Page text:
Ivanka Trump has it right in her recent letter to the Dallas Morning News. When our employer partners are asked what the most frequent barriers are to meeting their hiring needs, education and skills are routinely listed in their top five. The workforce system has stepped up to fill these gaps, but resources (like Pell grants) are not well aligned to meet the short-term training needs of today’s worker. In industry’s like Information Technology, what are critical skills today may be outdated a month from now. This makes it nearly impossible for technical schools, colleges, and universities to remain up to date with curricula that prepares workers for the jobs of today and tomorrow. Freeing up resources such as Pell grants to cover costs associated with shorter term training will create opportunities for companies to grow their talent.
Midwest Urban Strategies (MUS) works hand-in-hand with employers, brokering resources and relationships to get them the skilled workforce that they need. As a consortium of urban workforce boards, MUS connects emerging talent to career-track opportunities in high volume industries such as Information Technology, Health Care, Financial Services, Manufacturing, and Construction. Using work-based learning strategies like Registered Apprenticeship, MUS connects supply to demand with a focus on equity and job quality.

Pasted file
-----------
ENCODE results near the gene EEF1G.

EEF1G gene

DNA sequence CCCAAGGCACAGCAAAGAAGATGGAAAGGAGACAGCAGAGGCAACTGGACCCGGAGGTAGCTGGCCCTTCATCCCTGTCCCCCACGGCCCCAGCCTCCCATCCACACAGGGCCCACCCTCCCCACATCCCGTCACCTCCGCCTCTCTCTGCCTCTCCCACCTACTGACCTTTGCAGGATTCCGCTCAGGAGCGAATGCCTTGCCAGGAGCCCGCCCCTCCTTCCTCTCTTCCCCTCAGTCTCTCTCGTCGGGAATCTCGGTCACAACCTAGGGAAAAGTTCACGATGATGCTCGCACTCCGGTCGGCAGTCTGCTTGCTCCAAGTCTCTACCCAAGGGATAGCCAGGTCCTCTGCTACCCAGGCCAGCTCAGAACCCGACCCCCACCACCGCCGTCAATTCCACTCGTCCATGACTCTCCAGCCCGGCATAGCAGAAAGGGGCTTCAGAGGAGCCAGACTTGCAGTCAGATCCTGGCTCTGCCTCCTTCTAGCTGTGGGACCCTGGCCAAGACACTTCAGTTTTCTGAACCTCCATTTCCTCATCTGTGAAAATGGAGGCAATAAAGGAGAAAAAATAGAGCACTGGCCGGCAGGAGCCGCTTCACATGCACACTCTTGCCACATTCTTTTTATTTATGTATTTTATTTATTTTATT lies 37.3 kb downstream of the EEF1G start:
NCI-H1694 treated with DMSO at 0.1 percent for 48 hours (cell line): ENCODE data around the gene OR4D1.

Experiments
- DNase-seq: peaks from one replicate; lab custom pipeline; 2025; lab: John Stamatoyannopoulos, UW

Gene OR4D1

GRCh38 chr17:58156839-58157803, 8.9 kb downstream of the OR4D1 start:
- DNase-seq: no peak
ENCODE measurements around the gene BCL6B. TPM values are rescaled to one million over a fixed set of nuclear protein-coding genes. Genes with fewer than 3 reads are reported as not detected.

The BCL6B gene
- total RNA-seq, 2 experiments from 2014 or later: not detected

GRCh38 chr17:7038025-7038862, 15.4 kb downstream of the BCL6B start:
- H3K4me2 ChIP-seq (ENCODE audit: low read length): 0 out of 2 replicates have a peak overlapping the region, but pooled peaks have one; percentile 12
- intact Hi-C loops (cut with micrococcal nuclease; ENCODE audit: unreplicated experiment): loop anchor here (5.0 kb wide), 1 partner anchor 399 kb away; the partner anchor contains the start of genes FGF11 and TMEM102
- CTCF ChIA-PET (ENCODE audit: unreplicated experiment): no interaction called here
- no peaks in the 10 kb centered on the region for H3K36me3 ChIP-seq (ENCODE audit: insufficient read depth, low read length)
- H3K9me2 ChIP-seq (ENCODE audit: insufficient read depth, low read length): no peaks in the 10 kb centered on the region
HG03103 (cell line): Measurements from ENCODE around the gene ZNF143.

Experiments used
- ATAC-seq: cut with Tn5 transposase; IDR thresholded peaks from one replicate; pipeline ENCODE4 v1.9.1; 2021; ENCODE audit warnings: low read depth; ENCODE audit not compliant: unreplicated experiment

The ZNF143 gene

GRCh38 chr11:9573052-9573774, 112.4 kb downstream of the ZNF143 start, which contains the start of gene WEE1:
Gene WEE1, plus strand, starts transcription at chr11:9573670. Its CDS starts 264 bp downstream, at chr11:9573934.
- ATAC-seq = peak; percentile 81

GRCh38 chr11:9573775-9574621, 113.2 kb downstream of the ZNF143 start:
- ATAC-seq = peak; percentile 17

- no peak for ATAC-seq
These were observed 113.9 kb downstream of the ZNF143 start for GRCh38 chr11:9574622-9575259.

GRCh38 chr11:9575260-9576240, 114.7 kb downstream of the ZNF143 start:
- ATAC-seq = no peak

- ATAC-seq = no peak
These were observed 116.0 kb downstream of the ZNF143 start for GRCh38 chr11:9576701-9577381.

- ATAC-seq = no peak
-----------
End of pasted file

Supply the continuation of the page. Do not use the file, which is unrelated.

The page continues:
Leaders in urban workforce development from Pittsburgh to Wichita have joined forces to showcase high quality training programs that yield new talent for its business partners. MUS has advocated for improvements in the job training field, focusing its efforts on improved alignment and targeted investment of economic and workforce development (training) resources. The 13 members of MUS (Pittsburgh, Indianapolis, Columbus, Cincinnati, Cleveland, Detroit, Gary/Valparaiso (Ind.), Chicago, Milwaukee, Minneapolis, St. Louis, Kansas City, and Wichita) welcome smart changes like those proposed by Ms. Trump to bolster the nation’s economic growth.